Figure 1-4: Circuit a When SW2 is Pressed

Figure 1-5: Circuit a When SW2 is Pressed

Result:

Table : Result of Experiment 1

Deflecting Direction and Degree of Compass Needle

Board 0° Position

Board 90° Position

Direction of Compass Needle to Wire

Circuit

SW1 ON

SW2 ON

SW1 ON

SW2 ON

a

2° anticlockwise

15° clockwise

15° clockwise

60° anticlockwise

b

1° anticlockwise

10° clockwise

5° anticlockwise

30° clockwise

Discussion:

From the result obtained, it is obviously shown that the compass needle deflected when either SW1 or SW2 were pressed. When switch was on, there is current flowing through the circuit. The deflection of the compass needle is due to the magnetic field that induced by the electric current. In the other word, current gives rise to magnetic fields, there is magnetic field around the wire. The deflection of the compass needle is very slightly.

For circuit a, the direction of the compass needle changes as discussed in the right hand rule. However in circuit b, relay races are considered here. If the magnet poles are the same polarity, they repel from each other. In contrast, if their poles are opposite, they attract each other. Hence in the circuit b case, there are two compasses. The two magnetic fields around the wire will repel each other then causes the different deflection direction of the compass needles.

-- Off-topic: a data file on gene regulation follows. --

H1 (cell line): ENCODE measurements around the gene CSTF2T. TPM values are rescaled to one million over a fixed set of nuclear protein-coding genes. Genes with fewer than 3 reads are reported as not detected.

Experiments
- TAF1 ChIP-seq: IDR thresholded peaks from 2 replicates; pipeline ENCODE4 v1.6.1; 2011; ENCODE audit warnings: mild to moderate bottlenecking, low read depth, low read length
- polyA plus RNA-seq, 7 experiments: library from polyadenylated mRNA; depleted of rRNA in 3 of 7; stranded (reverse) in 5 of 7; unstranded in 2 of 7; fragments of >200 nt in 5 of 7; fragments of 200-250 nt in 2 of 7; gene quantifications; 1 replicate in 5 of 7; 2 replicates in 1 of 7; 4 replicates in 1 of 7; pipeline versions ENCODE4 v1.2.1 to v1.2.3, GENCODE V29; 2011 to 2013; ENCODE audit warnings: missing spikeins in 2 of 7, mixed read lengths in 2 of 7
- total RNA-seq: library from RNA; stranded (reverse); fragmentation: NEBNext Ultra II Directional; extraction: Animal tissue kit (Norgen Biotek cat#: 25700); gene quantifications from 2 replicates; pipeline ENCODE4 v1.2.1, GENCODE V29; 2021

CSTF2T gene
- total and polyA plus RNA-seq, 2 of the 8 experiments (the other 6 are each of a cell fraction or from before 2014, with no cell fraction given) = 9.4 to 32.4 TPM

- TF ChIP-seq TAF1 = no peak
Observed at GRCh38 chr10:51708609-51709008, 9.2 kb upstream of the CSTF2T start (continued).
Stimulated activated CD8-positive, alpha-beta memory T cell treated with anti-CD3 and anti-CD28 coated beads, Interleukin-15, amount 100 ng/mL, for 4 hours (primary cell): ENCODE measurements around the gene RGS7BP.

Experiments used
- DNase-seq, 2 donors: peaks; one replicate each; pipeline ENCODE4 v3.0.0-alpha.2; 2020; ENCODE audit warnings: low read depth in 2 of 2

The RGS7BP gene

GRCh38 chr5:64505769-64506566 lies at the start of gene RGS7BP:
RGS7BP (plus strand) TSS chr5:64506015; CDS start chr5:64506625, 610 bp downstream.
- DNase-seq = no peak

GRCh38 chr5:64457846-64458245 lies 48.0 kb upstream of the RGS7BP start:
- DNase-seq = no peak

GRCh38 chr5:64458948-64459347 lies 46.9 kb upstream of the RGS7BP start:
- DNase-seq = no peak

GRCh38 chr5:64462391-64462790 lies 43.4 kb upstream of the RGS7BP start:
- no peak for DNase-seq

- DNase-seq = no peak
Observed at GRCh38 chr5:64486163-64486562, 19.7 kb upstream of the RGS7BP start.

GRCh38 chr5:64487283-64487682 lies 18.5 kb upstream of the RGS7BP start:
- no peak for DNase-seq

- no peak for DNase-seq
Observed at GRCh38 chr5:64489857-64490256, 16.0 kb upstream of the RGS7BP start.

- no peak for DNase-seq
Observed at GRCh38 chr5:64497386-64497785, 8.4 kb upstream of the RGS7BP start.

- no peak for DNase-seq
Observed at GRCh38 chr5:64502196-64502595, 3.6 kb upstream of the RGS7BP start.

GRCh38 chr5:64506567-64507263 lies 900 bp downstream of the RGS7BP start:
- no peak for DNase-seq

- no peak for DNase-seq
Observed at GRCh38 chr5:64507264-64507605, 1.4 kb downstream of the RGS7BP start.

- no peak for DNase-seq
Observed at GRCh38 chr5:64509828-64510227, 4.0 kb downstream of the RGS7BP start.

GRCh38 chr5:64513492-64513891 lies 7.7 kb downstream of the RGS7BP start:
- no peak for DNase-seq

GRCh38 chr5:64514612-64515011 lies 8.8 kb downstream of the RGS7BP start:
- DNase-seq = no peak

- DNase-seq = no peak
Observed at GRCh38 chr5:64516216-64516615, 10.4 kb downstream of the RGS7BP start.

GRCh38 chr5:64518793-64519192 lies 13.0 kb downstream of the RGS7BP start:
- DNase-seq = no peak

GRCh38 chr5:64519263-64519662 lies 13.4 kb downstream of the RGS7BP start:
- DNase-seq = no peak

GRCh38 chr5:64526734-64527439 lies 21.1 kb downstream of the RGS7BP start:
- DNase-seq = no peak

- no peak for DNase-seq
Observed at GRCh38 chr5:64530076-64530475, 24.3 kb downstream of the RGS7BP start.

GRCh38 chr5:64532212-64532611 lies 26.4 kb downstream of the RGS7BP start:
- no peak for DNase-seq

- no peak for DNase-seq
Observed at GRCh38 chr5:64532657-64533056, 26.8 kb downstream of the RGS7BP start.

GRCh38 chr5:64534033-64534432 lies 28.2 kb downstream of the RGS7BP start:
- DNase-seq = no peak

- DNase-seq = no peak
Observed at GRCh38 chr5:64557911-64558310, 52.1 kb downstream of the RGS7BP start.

Conclusion:

Right Hand Rule is learnt in this experiment to determine the direction of magnetic field. The types and properties of magnet are learnt and also the method of operating relay.

EXPERIMENT 2: FLEMING'S RULE

Introduction and Objectives:

Magnetic field induces a force on a moving electric charge or current. The direction of this force is given by the Fleming's left hand rule. Hence this rule determines the movement of a current carrying conductor in a magnetic field.

Figure 2-1: Fleming's Left hand Rule

Figure 2-2: Illustration of Fleming's Left Hand Rule

Based on Fleming's left hand rule, extend the index finger, the middle finger and the thumb of the left hand in such a way that these three fingers are mutually perpendicular to each other. If index finger points to the direction of magnetic field (M), the middle finger shows the direction of current (C), then the direction of the thumb is the direction of where conductor moves. Devices that use current carrying conductors and magnetic fields include electric motors, generators, loudspeakers and microphones. Fleming's left hand rule is also known as the Motor Rule.1